Rep. Alan Lowenthal, D–Long Beach, said the recent incident where José Alvarez was deported after being detained in the Cal State Long Beach University Police substation should have never happened in a roundtable and forum on immigration the congressman hosted Monday.
“I’m in a climate in the Congress where a lot of people want to duck this issue,” Lowenthal said. “We know that a lot of people are being deported who should never be deported.”
The roundtable speakers, who met inside the Walter Pyramid, included Long Beach Mayor Robert Garcia, CSULB President Jane Close Conoley, Associated Students, Inc. President José Salazar and student representatives of various cultural organizations on campus, among others.
“If you had held this three months ago, I would have just been beaming about all the wonderful things that we do and all the great successes that we have,” Conoley said. “But it’s not three months ago. It’s today.”
She said the university is currently seeking outside consultation and going through a process of self-reflection to be sure the “policies really do match our aspirations,” and identified the need for simplified comprehensive immigration reform.
“Because [immigration law] is amazingly complex and interpreted in so many different ways depending on where you live, it puts all of us in some danger of not behaving in ways that match our dreams,” Conoley said.
CSULB’s Officer I. Sanchez detained Alvarez for U.S. Immigration and Customs Enforcement to come and pick him up after Sanchez pulled Alvarez over for a broken headlight Feb. 21.
Andrea Donado, a community organizer with the Greater Long Beach Interfaith Community Organization, called for all those in attendance to do whatever they could to support the attempt to bring Alvarez back and reunite him with his family, as well to support legislation that would prevent this from happening again at any other university.
After the roundtable, the congressman met with Victor, Alvarez’ son, and Alexis Teodoro, the Southwest regional organizer for the National Day Laborer Organizing Network, who said his organization may provide Alvarez with legal representation.
“Your dad is just another example of someone [who] was caught up in a totally broken system that really now discriminates against people who’ve been here for many years, who are trying to do better, trying to give back to the country and yet are caught in this cycle,” Lowenthal said to Victor.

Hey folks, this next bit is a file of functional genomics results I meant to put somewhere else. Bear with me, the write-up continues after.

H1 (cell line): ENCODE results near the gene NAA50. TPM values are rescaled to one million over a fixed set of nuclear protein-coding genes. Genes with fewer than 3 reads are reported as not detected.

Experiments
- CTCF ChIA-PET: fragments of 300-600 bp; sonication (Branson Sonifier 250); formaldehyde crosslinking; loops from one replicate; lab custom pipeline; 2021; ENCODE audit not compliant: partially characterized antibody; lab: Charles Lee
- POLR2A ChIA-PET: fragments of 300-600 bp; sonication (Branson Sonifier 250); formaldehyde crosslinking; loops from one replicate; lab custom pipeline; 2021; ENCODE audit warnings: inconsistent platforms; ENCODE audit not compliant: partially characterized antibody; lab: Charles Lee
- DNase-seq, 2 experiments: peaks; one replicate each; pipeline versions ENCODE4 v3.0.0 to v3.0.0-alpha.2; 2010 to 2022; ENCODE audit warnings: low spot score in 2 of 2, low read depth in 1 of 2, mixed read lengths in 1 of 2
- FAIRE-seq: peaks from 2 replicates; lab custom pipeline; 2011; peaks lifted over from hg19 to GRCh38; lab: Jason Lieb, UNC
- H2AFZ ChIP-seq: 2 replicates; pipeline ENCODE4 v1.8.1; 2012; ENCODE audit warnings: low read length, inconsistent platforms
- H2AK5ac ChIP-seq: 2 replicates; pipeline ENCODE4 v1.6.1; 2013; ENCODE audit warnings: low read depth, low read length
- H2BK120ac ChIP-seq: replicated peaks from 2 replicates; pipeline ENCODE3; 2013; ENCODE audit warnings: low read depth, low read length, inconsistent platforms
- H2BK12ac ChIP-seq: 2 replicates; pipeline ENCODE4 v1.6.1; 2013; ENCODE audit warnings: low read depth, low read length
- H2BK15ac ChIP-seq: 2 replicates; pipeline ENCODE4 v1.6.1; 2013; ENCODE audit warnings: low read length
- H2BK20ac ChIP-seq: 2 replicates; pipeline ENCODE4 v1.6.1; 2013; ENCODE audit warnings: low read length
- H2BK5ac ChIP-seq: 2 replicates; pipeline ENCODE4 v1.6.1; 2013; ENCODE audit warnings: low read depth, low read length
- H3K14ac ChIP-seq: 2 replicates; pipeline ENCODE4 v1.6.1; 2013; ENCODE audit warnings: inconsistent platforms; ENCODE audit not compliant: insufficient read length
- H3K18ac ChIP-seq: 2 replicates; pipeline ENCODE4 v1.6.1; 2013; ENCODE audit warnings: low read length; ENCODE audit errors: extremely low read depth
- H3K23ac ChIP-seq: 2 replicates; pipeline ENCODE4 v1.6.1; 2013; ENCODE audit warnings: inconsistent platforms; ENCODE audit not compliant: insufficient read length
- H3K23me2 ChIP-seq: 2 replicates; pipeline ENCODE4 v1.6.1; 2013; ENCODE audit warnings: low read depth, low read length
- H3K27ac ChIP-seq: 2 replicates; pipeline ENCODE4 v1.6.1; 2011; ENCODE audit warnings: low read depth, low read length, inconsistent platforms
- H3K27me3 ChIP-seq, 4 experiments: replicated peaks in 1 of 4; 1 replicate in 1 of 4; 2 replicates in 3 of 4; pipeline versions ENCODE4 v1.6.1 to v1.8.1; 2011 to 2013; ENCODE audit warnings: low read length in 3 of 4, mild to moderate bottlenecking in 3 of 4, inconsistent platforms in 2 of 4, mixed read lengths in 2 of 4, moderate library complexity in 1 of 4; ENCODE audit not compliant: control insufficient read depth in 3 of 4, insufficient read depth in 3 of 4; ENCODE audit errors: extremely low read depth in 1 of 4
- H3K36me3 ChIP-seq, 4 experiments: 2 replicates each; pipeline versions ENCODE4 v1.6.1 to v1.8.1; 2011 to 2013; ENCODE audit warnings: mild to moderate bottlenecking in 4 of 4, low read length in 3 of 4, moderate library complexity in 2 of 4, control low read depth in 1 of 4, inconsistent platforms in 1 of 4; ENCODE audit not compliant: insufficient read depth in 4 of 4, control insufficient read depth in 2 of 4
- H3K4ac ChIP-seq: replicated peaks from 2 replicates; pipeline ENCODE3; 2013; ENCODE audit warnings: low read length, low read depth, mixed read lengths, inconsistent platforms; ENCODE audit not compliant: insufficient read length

In the meeting, Lowenthal said he would contribute to bringing Alvarez back by helping draft a letter to the University Police demanding to know under what authority CSULB Officer Sanchez had acted on behalf of ICE to arrest Alvarez and hold him for ICE to come and deport.
Lowenthal also said he would help to be an advocate to Conoley on behalf of the Alvarez family.
He stressed the importance of ensuring that CSULB is able to lead the way in making sure that all colleges in California become sanctuary campuses, where they would refuse to cooperate with ICE to deport students.
Lowenthal, who said he could not say what “sanctuary campus” would entail, said he was open to whatever students wanted it to mean, whether the term applied to students only or any undocumented person on campus.
The roundtable was aimed at educating elected officials about the critical issues facing undocumented students and U.S. students whose parents are deported.[sidebar title=”Mayor Robert Garcia also spoke at the roundtable on immigration. Here is what he had to say: ” align=”left” background=”on” border=”top” shadow=”on”]
I’m a pretty good example of what can happen when you allow immigrants in this country the opportunity to learn, to get an education, to give back to their country and to contribute. I’m just like any other immigrant out there that got a chance, and I feel fortunate that I was given an opportunity to come to this country.
I came when I was five years old. I grew up low income. I lived in portable housing. I lived in government subsidized housing for parts of my life — eight of us usually in a small apartment, bouncing around different cities — not much different from a lot of immigrant families.
And I give thanks to this university for kind of welcoming me, being the first of my family to go to school, go to college, get an education. I ended up [at Cal State Long Beach] in some ways by accident. I was a young kid and an immigrant.
I did not become a U.S. citizen until I was a student at Cal State Long Beach. It was while I was here that I actually gained citizenship.[/sidebar]